Delhi’s first dengue case reminded us again that ignoring symptoms of fever and rash can be cause hospitalisation, and in some cases, death.
Last year, dengue infected 1,312 people and killed 2 in Delhi.
Experts say Aedes — dengue-carrying mosquitoes — feed every eight hours, biting at least three healthy people in a day.
“This is why dengue spreads faster than other mosquito-borne diseases like malaria, where the mosquito feeds every 72 hours, infecting one person in three days,” said Dr K.K. Aggarwal, chief physician, Moolchand Medcity.
Watch out for high fever accompanied with severe headache, muscle and joint pain — which can be so severe that dengue is also called “break-bone fever”.
Rashes are first visible on the lower limbs and the chest and gradually spread over the entire body. Dengue patients may also suffer from gastritis with some abdominal pain, nausea, vomiting, or diarrhoea.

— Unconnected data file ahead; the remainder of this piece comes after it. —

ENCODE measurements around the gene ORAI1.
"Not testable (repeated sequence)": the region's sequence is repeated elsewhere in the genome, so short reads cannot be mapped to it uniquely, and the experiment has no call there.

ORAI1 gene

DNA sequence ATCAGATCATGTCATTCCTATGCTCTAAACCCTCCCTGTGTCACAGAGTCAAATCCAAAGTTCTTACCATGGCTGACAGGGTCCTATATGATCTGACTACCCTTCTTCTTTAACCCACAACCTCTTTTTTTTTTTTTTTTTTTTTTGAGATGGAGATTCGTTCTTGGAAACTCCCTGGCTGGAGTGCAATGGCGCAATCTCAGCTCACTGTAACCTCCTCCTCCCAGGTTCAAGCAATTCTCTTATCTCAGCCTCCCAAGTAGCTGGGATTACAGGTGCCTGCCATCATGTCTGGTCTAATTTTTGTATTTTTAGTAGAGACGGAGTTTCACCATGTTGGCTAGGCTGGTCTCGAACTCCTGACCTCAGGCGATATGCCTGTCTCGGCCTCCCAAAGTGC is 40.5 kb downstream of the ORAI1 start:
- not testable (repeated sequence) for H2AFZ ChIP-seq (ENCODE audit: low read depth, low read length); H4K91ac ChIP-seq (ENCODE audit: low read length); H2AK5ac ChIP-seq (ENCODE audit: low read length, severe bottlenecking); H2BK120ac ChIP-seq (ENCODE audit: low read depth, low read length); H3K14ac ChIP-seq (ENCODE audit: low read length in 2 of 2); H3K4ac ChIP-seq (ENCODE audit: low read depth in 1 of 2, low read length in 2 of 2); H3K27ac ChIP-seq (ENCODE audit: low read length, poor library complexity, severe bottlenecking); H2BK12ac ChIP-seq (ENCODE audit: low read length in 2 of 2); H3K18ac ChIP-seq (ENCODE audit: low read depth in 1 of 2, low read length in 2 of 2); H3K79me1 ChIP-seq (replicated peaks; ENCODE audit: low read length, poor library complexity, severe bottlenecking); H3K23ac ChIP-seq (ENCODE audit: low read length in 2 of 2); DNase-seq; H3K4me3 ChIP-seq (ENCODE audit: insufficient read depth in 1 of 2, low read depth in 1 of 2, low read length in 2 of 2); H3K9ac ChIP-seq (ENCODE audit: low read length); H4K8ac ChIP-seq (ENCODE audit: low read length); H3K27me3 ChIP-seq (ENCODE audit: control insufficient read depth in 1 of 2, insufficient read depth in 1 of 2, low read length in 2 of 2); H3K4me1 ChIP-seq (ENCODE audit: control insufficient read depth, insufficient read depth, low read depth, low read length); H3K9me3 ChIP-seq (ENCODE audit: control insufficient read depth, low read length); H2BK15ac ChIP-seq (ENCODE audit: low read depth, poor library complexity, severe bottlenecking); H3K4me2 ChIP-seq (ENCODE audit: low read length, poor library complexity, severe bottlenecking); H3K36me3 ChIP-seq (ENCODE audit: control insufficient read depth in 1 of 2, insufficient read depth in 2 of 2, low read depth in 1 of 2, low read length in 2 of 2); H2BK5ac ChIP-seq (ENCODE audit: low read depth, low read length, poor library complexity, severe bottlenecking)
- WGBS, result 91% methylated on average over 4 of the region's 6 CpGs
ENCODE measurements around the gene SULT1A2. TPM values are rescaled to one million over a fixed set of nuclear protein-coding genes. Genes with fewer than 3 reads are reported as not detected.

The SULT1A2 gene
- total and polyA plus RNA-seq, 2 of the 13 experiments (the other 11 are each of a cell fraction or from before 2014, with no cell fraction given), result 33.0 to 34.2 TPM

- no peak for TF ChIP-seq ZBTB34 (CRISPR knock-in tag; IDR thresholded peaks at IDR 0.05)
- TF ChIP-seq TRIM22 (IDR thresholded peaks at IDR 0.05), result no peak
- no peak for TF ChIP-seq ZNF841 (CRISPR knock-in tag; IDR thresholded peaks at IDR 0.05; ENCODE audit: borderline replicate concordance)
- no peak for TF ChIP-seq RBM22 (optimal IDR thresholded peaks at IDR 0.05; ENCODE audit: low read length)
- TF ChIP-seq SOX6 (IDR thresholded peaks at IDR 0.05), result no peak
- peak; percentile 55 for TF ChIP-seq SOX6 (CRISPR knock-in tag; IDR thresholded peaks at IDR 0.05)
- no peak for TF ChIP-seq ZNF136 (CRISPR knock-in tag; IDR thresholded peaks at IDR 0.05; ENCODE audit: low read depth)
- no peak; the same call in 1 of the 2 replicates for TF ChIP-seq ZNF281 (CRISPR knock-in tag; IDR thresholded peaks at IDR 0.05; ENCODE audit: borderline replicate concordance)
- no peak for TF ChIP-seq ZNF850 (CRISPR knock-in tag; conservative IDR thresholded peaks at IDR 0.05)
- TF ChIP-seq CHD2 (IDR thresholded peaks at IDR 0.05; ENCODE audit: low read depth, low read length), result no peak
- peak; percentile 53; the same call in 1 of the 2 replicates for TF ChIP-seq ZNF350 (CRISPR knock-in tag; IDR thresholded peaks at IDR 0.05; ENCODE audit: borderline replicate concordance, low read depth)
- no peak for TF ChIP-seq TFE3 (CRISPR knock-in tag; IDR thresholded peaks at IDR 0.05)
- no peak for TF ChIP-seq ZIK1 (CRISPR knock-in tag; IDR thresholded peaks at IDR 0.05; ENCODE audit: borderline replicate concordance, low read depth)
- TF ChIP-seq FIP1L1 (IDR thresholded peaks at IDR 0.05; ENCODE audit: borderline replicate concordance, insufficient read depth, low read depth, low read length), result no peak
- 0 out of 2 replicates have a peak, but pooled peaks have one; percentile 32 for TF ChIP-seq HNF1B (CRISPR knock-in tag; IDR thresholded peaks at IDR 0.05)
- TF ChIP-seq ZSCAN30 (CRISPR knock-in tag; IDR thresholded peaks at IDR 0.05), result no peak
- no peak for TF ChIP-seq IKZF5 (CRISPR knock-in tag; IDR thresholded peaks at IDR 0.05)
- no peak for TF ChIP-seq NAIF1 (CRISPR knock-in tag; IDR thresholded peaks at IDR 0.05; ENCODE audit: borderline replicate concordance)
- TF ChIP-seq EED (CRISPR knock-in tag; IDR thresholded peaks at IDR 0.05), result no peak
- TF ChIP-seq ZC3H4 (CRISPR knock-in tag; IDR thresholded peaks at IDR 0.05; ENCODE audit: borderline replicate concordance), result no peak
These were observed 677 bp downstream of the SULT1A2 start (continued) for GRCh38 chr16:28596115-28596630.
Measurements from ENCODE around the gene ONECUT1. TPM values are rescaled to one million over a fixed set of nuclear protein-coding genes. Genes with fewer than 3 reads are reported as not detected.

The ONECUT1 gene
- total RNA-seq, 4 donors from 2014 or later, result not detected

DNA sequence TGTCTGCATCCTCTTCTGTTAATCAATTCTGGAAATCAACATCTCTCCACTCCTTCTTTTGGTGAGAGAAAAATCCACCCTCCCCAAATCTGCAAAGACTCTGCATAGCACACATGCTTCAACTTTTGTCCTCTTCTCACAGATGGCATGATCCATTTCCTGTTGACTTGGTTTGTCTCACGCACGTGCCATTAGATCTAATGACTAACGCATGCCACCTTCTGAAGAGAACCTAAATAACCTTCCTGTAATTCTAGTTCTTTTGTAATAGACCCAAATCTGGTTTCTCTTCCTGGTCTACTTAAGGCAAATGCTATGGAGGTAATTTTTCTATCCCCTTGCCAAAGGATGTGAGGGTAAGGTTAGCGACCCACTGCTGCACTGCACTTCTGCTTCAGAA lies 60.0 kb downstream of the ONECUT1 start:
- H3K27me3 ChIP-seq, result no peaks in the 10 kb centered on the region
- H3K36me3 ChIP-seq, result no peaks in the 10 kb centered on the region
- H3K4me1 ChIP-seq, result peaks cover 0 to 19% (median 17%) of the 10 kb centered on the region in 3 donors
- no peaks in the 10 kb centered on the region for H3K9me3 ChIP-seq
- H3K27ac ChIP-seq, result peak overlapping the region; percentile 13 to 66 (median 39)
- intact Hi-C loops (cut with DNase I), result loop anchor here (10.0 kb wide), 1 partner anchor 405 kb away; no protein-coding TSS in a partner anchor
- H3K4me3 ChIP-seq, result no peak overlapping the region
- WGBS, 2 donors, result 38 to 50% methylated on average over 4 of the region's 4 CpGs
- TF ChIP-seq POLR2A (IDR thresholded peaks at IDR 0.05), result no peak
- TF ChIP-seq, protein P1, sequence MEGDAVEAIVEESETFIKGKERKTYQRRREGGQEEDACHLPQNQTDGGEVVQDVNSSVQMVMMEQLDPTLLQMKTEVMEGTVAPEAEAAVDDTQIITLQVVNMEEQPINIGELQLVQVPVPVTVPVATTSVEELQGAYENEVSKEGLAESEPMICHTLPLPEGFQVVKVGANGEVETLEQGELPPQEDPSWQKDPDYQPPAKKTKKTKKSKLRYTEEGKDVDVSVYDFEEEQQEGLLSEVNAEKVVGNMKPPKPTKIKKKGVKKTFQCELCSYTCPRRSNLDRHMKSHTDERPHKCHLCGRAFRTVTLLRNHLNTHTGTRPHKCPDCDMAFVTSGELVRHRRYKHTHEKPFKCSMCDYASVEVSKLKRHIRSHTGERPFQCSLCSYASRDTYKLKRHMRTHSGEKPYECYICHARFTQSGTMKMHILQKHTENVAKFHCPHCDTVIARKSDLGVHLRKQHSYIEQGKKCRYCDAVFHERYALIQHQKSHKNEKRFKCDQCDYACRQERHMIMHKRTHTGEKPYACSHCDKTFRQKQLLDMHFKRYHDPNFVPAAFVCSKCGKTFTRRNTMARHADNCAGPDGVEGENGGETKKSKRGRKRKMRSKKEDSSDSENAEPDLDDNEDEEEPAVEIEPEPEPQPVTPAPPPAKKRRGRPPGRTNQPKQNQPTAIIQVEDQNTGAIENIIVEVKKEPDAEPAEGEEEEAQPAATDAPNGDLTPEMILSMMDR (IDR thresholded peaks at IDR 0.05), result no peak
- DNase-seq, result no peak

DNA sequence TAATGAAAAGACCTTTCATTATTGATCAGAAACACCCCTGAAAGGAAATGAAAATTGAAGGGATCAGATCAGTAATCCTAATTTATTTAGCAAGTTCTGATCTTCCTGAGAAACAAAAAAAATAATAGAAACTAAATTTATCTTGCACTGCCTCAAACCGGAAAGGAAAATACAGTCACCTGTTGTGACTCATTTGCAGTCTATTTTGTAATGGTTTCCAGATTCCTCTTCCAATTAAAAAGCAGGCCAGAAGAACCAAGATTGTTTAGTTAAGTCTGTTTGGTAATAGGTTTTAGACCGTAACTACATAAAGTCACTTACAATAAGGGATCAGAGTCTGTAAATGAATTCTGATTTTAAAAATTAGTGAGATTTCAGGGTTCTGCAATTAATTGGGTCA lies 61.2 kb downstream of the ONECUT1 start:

Dengue symptoms are quite similar to those of influenza and thus it can be misdiagnosed.
“That’s why people should not self-medicate to treat fever during this season. All cases of high fever should be taken seriously and a doctor consulted,” said Aggarwal.
Another common myth is dengue cases need platelet — a blood component — transfusion. But what they really need is fluid replacement to prevent dehydration.
“Only those whose platelet is 20,000 or below, with manifestations of bleeding, need platelet infusion,” said Dr Bir Singh, professor of community medicine at All India Institute of Medical Sciences (AIIMS).
Dengue fever usually lasts for about a week.
Prevention of dengue mainly resides in controlling the breeding of dengue-causing mosquitoes.